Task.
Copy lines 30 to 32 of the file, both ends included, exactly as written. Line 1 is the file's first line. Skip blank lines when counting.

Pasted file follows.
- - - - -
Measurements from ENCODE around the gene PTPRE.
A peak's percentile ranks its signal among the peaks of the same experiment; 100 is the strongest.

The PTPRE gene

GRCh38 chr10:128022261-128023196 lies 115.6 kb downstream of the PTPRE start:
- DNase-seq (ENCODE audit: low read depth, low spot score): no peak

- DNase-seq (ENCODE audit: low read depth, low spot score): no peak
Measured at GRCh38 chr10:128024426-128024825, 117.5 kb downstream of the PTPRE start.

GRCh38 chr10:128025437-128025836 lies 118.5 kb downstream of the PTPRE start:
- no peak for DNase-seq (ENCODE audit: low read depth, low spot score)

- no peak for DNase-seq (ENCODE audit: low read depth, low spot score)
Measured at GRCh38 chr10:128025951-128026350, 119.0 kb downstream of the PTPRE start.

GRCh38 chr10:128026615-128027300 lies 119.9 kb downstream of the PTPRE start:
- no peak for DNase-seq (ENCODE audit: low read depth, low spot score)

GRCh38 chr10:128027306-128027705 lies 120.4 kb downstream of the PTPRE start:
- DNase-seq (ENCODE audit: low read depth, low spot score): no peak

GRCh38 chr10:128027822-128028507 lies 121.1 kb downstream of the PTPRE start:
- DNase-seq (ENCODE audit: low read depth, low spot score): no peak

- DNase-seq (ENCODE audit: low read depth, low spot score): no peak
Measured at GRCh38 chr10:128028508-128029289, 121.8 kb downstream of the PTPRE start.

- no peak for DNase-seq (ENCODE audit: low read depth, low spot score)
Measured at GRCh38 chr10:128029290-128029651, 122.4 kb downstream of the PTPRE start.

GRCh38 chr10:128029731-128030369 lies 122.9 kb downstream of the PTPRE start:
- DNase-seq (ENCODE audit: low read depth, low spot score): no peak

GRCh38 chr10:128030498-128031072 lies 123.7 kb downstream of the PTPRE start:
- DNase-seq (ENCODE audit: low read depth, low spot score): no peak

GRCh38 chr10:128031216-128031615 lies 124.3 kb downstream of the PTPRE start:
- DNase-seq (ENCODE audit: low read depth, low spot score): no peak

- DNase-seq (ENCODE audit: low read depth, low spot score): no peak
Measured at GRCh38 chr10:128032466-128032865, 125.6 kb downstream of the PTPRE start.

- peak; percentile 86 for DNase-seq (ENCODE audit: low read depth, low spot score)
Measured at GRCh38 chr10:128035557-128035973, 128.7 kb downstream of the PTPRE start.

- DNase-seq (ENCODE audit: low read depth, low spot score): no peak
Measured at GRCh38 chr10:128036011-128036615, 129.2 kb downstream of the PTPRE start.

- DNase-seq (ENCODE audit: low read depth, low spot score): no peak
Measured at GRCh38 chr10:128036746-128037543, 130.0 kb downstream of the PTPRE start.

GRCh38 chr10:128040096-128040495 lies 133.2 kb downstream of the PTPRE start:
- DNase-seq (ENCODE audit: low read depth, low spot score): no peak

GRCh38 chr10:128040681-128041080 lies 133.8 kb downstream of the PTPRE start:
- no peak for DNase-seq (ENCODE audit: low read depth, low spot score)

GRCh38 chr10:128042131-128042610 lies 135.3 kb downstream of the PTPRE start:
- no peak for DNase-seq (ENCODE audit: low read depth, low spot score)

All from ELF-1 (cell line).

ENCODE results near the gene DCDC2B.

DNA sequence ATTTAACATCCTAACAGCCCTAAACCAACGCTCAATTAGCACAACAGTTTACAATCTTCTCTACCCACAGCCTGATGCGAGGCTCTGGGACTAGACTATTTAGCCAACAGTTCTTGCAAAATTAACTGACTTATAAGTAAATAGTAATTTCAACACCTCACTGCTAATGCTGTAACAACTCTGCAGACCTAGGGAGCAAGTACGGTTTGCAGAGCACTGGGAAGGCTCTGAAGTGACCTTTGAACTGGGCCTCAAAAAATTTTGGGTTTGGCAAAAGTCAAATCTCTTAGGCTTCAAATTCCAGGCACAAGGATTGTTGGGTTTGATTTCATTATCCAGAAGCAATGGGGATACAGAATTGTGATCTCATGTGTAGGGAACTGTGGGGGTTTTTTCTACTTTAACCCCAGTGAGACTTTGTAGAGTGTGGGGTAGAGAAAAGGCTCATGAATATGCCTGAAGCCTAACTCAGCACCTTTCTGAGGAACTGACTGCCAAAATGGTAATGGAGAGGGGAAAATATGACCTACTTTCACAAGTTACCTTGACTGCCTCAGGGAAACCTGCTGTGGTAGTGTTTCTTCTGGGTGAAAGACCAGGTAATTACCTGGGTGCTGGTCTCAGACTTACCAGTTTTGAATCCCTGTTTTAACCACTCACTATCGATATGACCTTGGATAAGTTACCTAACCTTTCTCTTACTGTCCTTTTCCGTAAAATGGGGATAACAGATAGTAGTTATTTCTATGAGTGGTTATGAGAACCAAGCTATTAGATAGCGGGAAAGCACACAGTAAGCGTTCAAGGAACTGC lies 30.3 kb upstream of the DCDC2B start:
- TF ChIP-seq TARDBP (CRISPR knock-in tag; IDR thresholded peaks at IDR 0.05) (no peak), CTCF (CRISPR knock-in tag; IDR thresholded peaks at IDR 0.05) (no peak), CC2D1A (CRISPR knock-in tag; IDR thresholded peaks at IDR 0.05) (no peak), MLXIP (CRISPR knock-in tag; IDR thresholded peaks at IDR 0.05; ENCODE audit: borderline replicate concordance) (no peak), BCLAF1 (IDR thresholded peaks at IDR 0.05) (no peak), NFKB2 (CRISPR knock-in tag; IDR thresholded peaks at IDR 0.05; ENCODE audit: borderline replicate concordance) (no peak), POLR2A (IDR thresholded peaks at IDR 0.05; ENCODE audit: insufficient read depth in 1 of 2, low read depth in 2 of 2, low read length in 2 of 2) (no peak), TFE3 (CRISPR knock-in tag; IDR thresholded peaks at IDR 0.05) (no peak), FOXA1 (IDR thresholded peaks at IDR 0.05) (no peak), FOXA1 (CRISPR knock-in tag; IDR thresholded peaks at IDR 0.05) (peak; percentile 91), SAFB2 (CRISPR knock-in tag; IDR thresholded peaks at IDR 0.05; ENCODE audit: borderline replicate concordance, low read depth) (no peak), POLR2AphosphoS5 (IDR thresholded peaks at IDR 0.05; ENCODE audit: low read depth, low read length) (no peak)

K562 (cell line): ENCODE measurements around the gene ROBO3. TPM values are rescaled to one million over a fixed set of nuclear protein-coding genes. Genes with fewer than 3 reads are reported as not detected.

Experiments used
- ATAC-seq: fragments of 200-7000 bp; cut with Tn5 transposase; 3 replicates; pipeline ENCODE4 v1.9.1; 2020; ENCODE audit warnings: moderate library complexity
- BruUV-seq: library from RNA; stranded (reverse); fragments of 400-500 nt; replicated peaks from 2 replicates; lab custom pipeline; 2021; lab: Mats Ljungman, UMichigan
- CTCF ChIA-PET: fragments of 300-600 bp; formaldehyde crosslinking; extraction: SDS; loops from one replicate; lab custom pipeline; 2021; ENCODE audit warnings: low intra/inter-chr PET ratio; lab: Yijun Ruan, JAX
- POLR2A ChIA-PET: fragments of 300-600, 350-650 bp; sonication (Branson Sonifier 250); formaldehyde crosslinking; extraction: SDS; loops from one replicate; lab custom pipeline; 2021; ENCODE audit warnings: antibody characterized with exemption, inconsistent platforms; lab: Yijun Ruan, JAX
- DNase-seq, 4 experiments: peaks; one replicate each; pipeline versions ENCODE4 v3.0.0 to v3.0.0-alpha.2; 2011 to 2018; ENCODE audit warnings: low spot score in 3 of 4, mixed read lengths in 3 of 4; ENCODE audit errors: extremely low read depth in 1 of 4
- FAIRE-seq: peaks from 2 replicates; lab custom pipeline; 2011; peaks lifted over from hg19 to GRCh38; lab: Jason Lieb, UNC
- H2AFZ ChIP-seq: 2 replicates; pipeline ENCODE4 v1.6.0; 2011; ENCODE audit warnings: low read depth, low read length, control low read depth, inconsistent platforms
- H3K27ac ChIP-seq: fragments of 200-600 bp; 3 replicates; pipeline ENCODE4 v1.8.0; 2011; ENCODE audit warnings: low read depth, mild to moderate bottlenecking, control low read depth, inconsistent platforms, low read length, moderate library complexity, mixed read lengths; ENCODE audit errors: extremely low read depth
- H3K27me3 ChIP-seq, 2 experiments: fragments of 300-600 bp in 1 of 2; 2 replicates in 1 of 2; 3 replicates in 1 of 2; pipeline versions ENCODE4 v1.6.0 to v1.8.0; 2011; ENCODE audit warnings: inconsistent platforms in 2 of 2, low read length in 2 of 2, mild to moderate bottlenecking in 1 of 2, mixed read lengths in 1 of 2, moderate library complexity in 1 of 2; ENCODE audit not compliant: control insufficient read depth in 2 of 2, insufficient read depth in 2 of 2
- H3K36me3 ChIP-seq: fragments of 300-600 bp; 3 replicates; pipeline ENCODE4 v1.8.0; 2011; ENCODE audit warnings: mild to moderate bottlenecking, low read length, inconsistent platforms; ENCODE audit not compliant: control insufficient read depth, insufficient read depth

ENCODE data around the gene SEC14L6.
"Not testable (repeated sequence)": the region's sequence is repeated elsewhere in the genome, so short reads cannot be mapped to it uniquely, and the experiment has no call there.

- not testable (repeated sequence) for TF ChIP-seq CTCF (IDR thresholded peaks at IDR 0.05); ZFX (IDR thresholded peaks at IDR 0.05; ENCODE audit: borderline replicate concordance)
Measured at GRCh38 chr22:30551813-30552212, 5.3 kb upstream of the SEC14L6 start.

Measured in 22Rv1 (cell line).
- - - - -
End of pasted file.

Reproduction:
- peak; percentile 86 for DNase-seq (ENCODE audit: low read depth, low spot score)
Measured at GRCh38 chr10:128035557-128035973, 128.7 kb downstream of the PTPRE start.

- DNase-seq (ENCODE audit: low read depth, low spot score): no peak